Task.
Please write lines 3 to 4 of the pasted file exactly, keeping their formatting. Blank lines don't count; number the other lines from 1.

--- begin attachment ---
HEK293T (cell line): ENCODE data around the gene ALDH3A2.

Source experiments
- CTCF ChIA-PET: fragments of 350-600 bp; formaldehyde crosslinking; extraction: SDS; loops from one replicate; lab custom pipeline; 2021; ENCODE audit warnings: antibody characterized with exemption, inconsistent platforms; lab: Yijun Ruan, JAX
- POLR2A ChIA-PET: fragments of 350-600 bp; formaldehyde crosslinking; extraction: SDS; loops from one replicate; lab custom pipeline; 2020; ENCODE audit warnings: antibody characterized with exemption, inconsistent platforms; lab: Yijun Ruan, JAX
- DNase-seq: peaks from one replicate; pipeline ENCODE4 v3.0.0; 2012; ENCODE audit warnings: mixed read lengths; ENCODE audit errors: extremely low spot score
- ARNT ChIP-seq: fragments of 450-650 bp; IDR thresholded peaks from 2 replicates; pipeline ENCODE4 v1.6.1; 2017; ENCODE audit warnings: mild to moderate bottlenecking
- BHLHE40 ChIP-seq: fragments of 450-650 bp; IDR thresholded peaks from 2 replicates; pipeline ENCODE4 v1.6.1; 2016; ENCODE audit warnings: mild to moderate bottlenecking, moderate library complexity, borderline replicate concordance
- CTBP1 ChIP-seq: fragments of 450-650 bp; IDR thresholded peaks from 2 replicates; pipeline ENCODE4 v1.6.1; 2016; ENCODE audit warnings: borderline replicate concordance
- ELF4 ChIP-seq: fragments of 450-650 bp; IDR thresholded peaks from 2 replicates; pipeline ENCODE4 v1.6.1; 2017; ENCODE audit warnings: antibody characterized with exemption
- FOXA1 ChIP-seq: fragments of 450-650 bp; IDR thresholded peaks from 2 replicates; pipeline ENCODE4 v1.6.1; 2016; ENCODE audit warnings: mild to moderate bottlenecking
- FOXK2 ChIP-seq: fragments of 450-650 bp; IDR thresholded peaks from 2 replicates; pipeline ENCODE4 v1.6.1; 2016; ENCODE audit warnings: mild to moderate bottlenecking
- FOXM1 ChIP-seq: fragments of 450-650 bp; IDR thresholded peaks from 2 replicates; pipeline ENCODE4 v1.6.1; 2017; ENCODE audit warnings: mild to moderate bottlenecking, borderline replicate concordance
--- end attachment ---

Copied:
- CTCF ChIA-PET: fragments of 350-600 bp; formaldehyde crosslinking; extraction: SDS; loops from one replicate; lab custom pipeline; 2021; ENCODE audit warnings: antibody characterized with exemption, inconsistent platforms; lab: Yijun Ruan, JAX
- POLR2A ChIA-PET: fragments of 350-600 bp; formaldehyde crosslinking; extraction: SDS; loops from one replicate; lab custom pipeline; 2020; ENCODE audit warnings: antibody characterized with exemption, inconsistent platforms; lab: Yijun Ruan, JAX